If you want to know what Eckersley meant when coining the walk-off phrase, watch him carefully during the entire infamous sequence when Gibson rounded the bases He just drops his head and begins walking off the field. (That single hit produced enough momentum for the Dodgers to carry on to a stunning World Series upset, ultimately winning the series 4 games to 1 in a match most known for Orel Hershiser’s pitching dominance).
In another blast that produced a stunning upset, second-baseman Bill Mazeroski stepped to the plate in the 10th inning of a decisive World Series Game 7 matchup with the mighty New York Yankees in 1960. Mazeroski was known more for his stellar glove work, which ultimately propelled him into the Hall of Fame many years later. But this blast didn’t hurt his cause.
Even though the 7th game was tied, for the entire series, the Yankees had completely dominated Mazeroski’s Pittsburgh Pirates, convincingly outscoring them in total. Still, the Yankees could only manage to win half the previous contests, providing the Bucs an opportunity to steal the cherished championship.
And that they did, when Mazeroski blasted a pitch from Ralph Terry over the head of Yogi Berra and then over the tall left-field wall at old Forbes Field. Mazeroski’s jubilant sprint around the bases, gleefully avoiding fans rushing onto the field, is among the most memorable images in baseball history.
The 1993 World Series was a classic: a Toronto Blue Jays team of superstars greatly empowered by expensive free agents; and an underdog Philadelphia Phillies team full of cast-offs like John Kruk and Lenny Dykstra, and oddballs like reliever Mitch Williams.
It was Williams on the mound at the end of Game 6, with the Jays leading the series 3 games to 2, and the Phillies hoping to win and extend to a final contest. In a tie game with a speedy Rickey Henderson on base distracting the pitcher, Williams let loose a slider that caught too much of the plate. Carter lined the pitch over the left-field wall (eerily similar to the walk-off hit mentioned next), ending the season with a jubilant hop around the bases.
This one is immortal partially because of a broadcaster’s call: “Giants win the pennant! Giants win the pennant!” That followed Bobby Thomson’s fateful line-drive homer over the left-field wall at the old Polo Grounds, which ended a season-ending 3-game playoff series between the New York Giants and Brooklyn Dodgers in 1951. In this one, pitcher Ralph Branca became famous for delivering a pitch that ended his team’s season and sent the Giants on to lose the World Series to cross-town rival Yankees.
Perhaps the most unusual walk off home runs are when they are the inside-the-park variety, or if the home run happens to be a grand slam ~ which sometimes concludes an instant, gigantic comeback by the trailing team. Here are 2 notable examples:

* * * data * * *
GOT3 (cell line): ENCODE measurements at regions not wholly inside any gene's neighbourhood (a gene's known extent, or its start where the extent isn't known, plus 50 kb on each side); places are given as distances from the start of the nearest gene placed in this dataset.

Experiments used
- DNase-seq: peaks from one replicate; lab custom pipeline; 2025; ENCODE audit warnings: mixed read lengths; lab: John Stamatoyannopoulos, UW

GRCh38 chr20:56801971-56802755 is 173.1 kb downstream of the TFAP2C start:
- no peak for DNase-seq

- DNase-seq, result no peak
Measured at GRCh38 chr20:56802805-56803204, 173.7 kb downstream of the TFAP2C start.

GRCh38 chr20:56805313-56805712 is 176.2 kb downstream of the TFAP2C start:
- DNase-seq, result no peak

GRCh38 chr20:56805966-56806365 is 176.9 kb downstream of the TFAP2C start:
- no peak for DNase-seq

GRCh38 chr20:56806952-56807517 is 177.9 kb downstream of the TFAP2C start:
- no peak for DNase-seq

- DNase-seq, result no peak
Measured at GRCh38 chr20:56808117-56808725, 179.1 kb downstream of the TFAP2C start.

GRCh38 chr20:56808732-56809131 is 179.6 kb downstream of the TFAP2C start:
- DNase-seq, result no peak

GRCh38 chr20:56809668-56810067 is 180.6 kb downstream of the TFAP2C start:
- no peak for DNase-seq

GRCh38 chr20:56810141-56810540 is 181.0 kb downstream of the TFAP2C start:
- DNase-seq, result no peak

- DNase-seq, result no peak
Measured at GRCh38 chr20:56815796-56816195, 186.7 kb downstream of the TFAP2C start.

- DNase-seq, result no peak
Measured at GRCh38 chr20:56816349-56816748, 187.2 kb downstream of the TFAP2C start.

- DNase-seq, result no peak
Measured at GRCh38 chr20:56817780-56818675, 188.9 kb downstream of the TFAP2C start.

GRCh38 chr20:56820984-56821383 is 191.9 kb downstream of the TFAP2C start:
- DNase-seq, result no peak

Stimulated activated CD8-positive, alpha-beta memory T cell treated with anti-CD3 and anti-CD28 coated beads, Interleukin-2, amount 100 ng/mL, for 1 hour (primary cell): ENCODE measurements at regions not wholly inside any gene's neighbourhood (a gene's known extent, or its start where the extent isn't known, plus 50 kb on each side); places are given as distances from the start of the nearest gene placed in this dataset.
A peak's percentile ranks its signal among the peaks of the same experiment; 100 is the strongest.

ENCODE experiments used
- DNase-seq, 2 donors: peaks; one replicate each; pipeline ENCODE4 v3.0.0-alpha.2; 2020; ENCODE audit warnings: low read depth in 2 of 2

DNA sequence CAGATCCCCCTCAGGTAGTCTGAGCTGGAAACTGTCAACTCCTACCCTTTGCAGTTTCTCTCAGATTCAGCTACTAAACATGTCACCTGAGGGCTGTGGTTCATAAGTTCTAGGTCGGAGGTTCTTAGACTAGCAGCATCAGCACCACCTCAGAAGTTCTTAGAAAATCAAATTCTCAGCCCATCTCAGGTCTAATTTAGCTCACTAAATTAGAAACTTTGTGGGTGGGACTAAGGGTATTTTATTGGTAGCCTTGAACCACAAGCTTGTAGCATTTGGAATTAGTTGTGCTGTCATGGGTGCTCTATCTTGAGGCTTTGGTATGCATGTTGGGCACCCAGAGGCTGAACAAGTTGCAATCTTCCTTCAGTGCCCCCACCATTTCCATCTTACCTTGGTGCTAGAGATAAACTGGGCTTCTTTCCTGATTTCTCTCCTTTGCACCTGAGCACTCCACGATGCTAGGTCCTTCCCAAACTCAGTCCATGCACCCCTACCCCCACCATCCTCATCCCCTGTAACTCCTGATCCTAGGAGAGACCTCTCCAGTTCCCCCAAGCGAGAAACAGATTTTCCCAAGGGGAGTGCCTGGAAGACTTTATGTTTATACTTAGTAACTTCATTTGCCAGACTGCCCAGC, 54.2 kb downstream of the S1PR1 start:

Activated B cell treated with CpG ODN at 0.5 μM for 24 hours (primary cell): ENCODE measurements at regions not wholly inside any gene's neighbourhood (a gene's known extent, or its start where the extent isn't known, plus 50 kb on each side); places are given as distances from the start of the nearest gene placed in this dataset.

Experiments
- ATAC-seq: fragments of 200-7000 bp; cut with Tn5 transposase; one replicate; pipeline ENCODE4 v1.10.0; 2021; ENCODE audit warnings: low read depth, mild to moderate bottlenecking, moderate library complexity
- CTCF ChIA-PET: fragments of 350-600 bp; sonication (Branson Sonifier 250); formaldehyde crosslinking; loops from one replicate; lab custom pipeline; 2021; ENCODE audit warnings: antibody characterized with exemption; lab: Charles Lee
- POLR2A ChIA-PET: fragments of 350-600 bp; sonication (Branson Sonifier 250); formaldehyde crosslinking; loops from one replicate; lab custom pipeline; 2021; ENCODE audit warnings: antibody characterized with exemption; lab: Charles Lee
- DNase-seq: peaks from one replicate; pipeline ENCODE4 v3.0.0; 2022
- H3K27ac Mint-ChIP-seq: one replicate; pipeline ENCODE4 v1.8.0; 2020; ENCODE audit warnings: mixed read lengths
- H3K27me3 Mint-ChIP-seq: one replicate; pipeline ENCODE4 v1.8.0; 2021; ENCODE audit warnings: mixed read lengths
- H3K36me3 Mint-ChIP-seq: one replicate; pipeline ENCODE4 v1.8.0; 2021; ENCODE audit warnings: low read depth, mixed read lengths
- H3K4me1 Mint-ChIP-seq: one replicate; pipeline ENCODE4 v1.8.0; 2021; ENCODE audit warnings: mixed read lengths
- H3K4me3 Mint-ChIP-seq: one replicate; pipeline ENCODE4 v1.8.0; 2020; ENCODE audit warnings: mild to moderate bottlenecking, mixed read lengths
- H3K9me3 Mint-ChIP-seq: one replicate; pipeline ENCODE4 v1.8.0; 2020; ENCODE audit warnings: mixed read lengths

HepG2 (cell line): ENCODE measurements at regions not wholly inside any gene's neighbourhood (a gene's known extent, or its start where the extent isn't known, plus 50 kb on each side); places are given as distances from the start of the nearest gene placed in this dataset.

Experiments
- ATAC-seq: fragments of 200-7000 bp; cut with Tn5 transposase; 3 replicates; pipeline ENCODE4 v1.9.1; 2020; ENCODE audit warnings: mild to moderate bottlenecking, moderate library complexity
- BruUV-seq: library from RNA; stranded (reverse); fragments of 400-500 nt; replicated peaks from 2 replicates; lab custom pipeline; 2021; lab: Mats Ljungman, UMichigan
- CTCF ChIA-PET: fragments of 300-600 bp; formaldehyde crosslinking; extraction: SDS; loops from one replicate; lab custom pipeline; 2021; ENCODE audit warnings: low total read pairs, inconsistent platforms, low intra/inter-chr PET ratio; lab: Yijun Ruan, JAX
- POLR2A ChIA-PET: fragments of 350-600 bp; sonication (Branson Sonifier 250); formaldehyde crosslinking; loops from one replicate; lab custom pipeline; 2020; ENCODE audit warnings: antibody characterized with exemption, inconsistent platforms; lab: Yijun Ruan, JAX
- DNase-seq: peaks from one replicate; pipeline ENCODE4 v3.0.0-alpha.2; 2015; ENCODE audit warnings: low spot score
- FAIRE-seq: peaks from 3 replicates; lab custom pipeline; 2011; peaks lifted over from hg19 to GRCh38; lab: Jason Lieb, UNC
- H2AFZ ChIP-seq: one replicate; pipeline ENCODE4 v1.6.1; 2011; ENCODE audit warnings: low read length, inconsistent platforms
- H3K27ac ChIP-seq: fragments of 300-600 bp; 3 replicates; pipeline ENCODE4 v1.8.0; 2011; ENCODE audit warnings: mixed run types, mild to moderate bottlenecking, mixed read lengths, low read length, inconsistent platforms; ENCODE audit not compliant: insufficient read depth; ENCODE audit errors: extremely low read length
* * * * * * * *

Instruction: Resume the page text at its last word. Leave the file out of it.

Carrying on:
- At the very beginning of the 2021 MLB season, rookie McKinstry hit a ball at Coors Field that could have cleared the fence to end the game. Only, Colorado Rockies left-fielder Raimel Tapia made a spectacular play to glove the ball and keep it in play.
The only problem was, Tapia hurt himself on the play and fell to the ground in play ~ as the ball squirted from his glove for a no-catch. While the centerfielder hurried over to retrieve the ball, McKinstry sprinted around the bases and beat the throw to end the game on an inside-the-park walk-off home run.
- Perhaps the most-famous regular season walk-off home run was also by a Pittsburgh Pirate, and it quickly turned a 3-run deficit into an instant win. Roberto Clemente was the star in this one, in only his second year of a long, very notable Hall of Fame career.
With the bases loaded and no outs on July 25, 1956, in the bottom of the 9th inning at Forbes Field, Clemente hit a high and inside pitch hard to left-field. The left fielder went back to the fence, but the ball was too high to stop. It ended up striking a slanted portion of fencing, then rolled fast away from the left fielder and along a cinder path toward center field.
Clemente was running like a madman, and actually ran through a “stop” signal by the third base coach, to barely beat the relay throw to home plate for the only inside-the-park grand slam home run in MLB history.
Walk-off home runs are among the most exciting single plays in all of sports. Baseball’s last inning is always suspenseful when the score is close, which it often is. Suspense makes for great drama, as any playwright or movie director is well aware. And the walk-off homer provides a stunning, often unexpected end to the suspense.
It’s like a swift, total-surprise ending of a good mystery book, except the viewer lives the moment in real life. Walk off home runs provide instant thrill to the winners, and demoralizing pain for the other side.